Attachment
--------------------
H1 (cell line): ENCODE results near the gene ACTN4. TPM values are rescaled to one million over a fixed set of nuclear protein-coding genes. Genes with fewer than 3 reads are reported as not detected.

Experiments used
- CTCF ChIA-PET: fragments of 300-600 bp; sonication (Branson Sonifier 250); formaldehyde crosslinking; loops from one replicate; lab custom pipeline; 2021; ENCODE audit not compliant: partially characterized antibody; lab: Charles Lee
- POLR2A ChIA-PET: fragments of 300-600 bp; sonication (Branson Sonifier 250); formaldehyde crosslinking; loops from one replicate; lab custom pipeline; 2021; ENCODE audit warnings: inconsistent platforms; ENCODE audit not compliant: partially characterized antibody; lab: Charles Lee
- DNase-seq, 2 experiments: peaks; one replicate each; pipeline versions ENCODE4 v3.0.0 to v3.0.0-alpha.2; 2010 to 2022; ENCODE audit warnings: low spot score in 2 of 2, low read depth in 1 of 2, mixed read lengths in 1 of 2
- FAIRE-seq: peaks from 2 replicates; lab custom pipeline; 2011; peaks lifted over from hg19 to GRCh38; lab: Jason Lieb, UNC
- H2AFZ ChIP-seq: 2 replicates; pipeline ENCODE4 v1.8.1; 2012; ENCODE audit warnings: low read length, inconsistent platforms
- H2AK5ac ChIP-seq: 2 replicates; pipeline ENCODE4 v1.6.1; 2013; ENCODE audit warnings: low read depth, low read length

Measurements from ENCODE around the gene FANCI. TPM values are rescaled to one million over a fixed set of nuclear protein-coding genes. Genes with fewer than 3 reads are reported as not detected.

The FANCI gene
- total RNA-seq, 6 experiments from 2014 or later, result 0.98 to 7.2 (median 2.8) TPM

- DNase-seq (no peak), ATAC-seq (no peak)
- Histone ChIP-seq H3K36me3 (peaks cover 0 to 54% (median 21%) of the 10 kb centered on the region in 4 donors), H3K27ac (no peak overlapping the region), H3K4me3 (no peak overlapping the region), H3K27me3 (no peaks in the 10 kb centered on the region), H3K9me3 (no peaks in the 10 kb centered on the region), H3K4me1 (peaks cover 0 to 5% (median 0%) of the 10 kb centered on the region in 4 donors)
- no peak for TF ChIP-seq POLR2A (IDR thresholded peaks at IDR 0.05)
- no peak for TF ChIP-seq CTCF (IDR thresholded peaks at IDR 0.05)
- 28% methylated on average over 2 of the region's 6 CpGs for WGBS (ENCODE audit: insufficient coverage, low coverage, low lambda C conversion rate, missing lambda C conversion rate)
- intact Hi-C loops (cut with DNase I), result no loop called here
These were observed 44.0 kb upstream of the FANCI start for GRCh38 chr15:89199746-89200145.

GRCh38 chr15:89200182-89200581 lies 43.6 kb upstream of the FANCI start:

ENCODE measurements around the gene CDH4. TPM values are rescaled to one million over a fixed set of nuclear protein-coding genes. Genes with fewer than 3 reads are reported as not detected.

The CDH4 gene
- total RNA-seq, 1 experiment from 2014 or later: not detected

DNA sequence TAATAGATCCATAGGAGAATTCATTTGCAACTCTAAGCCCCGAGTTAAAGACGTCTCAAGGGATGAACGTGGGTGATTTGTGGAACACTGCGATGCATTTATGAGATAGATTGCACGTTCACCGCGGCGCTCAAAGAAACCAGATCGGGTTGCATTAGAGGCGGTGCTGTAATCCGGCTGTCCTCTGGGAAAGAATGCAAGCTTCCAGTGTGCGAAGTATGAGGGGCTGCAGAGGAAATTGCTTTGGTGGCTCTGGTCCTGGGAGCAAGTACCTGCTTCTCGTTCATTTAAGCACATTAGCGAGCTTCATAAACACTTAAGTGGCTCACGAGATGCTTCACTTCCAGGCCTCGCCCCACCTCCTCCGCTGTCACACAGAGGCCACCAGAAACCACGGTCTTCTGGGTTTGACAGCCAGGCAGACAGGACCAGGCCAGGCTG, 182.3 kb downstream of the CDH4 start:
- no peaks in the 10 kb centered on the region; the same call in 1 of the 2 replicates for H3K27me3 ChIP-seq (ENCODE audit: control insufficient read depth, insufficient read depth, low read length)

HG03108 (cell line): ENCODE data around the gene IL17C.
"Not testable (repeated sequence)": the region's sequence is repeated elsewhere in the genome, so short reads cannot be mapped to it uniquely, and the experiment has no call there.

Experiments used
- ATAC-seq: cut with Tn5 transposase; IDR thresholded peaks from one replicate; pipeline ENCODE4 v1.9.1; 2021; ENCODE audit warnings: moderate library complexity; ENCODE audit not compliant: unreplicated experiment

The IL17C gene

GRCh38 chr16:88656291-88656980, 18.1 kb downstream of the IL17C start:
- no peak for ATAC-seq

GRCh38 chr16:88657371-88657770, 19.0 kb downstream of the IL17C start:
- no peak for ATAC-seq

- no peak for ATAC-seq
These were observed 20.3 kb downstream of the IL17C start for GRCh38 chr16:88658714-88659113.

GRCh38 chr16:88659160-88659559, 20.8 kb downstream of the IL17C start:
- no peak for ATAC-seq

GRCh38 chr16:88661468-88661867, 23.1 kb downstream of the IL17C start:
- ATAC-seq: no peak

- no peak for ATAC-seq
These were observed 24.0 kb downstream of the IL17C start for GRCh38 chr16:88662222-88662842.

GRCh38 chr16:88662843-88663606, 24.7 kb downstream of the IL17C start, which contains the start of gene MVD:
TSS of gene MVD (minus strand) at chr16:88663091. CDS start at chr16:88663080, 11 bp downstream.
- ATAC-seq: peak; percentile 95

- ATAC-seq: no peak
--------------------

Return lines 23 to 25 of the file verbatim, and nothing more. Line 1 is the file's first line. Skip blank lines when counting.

DNA sequence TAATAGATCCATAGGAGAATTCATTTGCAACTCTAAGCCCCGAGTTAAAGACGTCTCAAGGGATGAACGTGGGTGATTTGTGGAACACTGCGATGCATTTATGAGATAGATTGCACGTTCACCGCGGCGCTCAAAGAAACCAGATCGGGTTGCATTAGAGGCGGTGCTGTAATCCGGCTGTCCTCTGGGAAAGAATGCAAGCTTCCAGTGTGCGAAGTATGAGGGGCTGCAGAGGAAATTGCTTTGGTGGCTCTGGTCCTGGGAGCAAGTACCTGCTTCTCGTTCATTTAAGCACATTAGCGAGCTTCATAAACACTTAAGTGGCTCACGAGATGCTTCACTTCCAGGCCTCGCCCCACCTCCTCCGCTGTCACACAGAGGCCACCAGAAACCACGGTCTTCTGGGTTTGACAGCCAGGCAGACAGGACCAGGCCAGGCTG, 182.3 kb downstream of the CDH4 start:
- no peaks in the 10 kb centered on the region; the same call in 1 of the 2 replicates for H3K27me3 ChIP-seq (ENCODE audit: control insufficient read depth, insufficient read depth, low read length)

HG03108 (cell line): ENCODE data around the gene IL17C.